United States of America, Plaintiff-appellee, v. Jeffrey Beavers, Defendant-appellant, 206 F.3d 706 (6th Cir. 2000)Annotate this Case
Appeal from the United States District Court for the Eastern District of Michigan at Detroit. No. 97-81410--Paul D. Borman, District Judge.
Kathleen Moro Nesi, ASSISTANT UNITED STATES ATTORNEY, Detroit, Michigan, for Appellee.
R. Steven Whalen, Detroit, Michigan, for Appellant.
Before: COLE and GILMAN, Circuit Judges; CARR, District Judge.*
RONALD LEE GILMAN, Circuit Judge.
This is an appeal from the district court's order denying Jeffrey Beavers's motion to withdraw his guilty plea and to dismiss his indictment for the possession of firearms in violation of 18 U.S.C. § 922(g) (9). Section 922(g) (9) prohibits a person previously convicted of "a misdemeanor crime of domestic violence" from possessing a firearm. Beavers argues that this section violates his due process rights under the Fifth Amendment because it does not require the government to prove, as an element of the offense, that he knew that his possession of a firearm was illegal. The district court rejected Beavers's ignorance-of-the-law defense. For the reasons set forth below, we AFFIRM the judgment of the district court.
On December 23, 1998, Beavers pled guilty to the charge of possessing a firearm in violation of § 922(g) (9). As part of the factual basis underlying his plea, Beavers admitted that he had pled guilty in 1995 to a misdemeanor domestic assault charge. He further admitted that on November 20, 1997 he had possession of two pistols and a shotgun at his home in Lambertville, Michigan. At his change-of-plea hearing, Beavers made the following statement: "And I did have the three firearms at the time that--of the original Indictment, and-- [h]owever, I would like to add I didn't know that the law existed. Nevertheless, I am guilty of having the firearms."
On July 6, 1999, Beavers moved to withdraw his guilty plea and to dismiss the indictment on the ground that § 922(g) (9) violated his due process rights under the Fifth Amendment. At the hearing on Beavers's motion, the parties agreed that (1) in 1995, Beavers was placed on state probation for the misdemeanor offense of domestic assault, (2) a condition of the probation was that he was not allowed to possess a firearm while on probation, (3) Beavers was discharged from probation in 1996, (4) the state order prohibiting him from possessing firearms was no longer effective once he was discharged, (5) after Beavers was discharged, the state returned one of his pistols to him, (6) the pistol was returned in July of 1996, approximately three months before the effective date of § 922(g) (9), and (7) Beavers continued to have possession of the guns after September 30, 1996, the effective date of the federal statute. After considering the parties' arguments, the district court denied Beavers's motion.
Pursuant to Rule 11(a) (2) of the Federal Rules of Criminal Procedure, the parties, with the approval of the district court, agreed that Beavers would enter a conditional guilty plea, reserving his constitutional issue for appeal. Beavers was then sentenced to a term of two months of incarceration, followed by two months of home confinement and two years of supervised release, and fined $2,000.
The main issue before the court is whether § 922(g) (9) is unconstitutional in light of the fact that it does not require the government to prove, as an element of the offense, that Beavers knew that his possession of a firearm was illegal. We review de novo a challenge to the constitutionality of a federal statute. See, e.g., United States v. Brown, 25 F.3d 307, 308 (6th Cir. 1994).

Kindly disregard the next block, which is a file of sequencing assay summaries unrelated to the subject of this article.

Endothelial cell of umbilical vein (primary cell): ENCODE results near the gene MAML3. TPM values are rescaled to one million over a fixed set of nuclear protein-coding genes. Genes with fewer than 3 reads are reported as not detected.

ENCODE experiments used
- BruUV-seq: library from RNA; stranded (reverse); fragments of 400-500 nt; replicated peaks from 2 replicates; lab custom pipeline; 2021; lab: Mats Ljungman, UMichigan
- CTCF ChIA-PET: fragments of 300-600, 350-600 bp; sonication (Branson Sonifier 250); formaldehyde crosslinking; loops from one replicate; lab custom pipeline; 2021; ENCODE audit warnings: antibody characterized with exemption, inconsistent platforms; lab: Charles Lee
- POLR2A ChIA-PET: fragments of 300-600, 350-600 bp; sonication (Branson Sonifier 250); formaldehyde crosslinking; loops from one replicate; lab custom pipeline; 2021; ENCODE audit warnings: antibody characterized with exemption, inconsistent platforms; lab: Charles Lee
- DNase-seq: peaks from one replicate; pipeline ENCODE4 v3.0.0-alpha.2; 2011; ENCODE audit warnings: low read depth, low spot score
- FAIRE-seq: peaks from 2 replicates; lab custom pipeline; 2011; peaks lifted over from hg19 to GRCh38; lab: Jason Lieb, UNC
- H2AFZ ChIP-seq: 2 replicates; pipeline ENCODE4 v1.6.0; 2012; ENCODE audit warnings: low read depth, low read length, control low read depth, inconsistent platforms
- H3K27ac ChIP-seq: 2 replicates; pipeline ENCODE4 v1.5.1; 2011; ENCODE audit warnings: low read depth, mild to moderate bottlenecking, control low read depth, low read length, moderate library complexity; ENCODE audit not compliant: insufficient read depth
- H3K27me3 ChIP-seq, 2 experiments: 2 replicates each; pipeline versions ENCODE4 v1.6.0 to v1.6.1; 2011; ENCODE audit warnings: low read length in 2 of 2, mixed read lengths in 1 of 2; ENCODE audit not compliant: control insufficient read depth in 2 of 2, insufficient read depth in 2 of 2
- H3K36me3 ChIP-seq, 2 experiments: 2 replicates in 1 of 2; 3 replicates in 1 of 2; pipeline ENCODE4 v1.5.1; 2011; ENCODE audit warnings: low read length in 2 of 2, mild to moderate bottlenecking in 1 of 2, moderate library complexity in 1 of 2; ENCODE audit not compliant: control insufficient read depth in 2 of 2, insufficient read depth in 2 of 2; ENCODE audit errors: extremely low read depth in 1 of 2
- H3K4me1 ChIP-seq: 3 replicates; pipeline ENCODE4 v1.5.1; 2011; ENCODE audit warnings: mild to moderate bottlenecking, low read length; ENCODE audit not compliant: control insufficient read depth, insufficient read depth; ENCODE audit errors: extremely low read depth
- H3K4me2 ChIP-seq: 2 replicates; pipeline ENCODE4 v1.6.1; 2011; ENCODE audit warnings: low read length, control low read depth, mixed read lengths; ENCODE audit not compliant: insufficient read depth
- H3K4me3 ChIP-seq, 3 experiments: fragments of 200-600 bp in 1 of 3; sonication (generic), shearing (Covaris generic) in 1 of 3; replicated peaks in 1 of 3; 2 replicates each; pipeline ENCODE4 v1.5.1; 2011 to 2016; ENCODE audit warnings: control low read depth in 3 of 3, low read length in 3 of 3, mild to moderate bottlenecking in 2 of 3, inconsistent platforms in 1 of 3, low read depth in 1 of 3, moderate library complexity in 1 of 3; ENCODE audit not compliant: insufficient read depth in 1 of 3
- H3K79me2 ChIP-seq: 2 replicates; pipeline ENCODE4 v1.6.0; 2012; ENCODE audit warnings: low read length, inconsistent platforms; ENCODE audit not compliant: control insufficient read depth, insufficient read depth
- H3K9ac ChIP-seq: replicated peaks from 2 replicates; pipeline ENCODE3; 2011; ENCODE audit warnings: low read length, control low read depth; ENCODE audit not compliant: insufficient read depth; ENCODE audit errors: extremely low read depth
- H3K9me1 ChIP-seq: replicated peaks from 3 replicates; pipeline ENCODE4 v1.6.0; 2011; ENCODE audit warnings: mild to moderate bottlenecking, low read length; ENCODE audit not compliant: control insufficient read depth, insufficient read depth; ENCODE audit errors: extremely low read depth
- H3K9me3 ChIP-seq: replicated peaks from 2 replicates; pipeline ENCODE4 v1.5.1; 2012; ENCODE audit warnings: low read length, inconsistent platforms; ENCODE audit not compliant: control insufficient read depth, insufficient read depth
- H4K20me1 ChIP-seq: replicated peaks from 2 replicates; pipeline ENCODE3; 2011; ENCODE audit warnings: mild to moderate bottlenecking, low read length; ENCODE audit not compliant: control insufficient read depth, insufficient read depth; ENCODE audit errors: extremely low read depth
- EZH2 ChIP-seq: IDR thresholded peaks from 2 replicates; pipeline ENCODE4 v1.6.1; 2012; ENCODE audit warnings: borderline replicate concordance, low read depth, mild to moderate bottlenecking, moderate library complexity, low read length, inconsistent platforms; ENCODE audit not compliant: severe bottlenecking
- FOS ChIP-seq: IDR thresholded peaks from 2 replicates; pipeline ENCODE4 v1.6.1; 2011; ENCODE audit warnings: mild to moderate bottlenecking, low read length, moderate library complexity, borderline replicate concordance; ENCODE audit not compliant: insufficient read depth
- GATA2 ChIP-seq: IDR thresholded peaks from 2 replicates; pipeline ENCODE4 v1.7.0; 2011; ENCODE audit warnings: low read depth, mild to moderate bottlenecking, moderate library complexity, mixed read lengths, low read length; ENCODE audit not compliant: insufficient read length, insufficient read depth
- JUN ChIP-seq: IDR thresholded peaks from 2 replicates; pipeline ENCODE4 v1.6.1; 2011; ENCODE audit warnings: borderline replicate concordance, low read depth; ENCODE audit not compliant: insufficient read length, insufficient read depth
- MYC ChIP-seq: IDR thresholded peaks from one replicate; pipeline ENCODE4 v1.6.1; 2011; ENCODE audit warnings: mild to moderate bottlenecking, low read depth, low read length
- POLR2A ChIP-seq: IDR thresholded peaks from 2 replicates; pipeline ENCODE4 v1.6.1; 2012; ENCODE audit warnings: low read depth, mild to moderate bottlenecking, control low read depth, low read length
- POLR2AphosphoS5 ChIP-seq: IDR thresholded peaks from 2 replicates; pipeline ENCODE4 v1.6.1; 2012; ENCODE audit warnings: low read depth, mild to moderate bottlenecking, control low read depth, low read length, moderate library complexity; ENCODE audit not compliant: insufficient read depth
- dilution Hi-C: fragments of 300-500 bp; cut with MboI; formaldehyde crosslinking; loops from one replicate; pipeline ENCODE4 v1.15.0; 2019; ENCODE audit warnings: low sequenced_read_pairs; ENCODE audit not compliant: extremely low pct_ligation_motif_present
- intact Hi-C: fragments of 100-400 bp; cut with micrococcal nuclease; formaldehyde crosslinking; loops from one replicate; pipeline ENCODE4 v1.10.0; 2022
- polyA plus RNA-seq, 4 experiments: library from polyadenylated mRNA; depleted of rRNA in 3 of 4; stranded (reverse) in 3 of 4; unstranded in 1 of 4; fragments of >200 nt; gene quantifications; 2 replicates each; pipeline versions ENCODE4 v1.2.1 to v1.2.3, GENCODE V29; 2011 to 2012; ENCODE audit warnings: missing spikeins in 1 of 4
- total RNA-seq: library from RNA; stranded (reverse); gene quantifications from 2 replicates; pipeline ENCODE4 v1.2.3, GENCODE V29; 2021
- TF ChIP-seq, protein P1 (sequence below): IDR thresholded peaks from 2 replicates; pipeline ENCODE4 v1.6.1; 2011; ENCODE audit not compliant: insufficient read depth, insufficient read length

B. Section § 922(g) (9) is constitutional despite the fact that it does not require the government to prove that Beavers knew that his conduct was illegal
Section § 922(g) (9) provides, in pertinent part, as follows: "It shall be unlawful for any person . . . who has been convicted in any court of a misdemeanor crime of domestic violence . . . to . . . possess . . . any firearm . . . ." The mens rea requirement for § 922(g) (9) is contained in § 924(a) (2), which states that " [w]hoever knowingly violates . . . [§ 922(g) (9)] shall be fined as provided in this title, imprisoned not more than 10 years, or both." In an analogous context, other circuits have held that the term "knowingly" only requires that the accused know that he possessed a firearm, not that he knew that such possession was illegal. See United States v. Bostic, 168 F.3d 718, 722-23 (4th Cir. 1999) (holding that, although the term "willfully" as used in parts of § 922 does have such a requirement, "knowingly" under § 924(a) (2) does not require the defendant to be aware that his conduct is illegal); United States v. Capps, 77 F.3d 350, 352 (10th Cir. 1996) ("No circuit has extended the knowledge component of § 922 beyond the act of possession itself.").
Beavers acknowledges that ignorance of the law does not generally excuse criminal conduct. See Cheek v. United States, 498 U.S. 192, 199 (1991). He argues, however, that § 922(g) (9) is an exception because it is a highly technical statute that could ensnare individuals engaged in apparently innocent conduct. See generally Lambert v. California, 355 U.S. 225 (1957) (declaring unconstitutional a city ordinance that punished felons who failed to register with the police department, even if they had no knowledge of the requirement).
Relying upon the dissenting opinion in United States v. Wilson, 159 F.3d 280, 293 (7th Cir. 1998), and the case of United States v. Emerson, 46 F. Supp. 2d 598 (N.D. Tex. 1999), Beavers argues that his indictment under § 922(g) (9) should have been dismissed as a violation of his due process rights under the Fifth Amendment because he had no notice that his possession of a firearm was a federal offense. Beavers points out that prior to the effective date of the statute, a person convicted of a misdemeanor domestic violence offense was not prohibited from possessing firearms under § 922.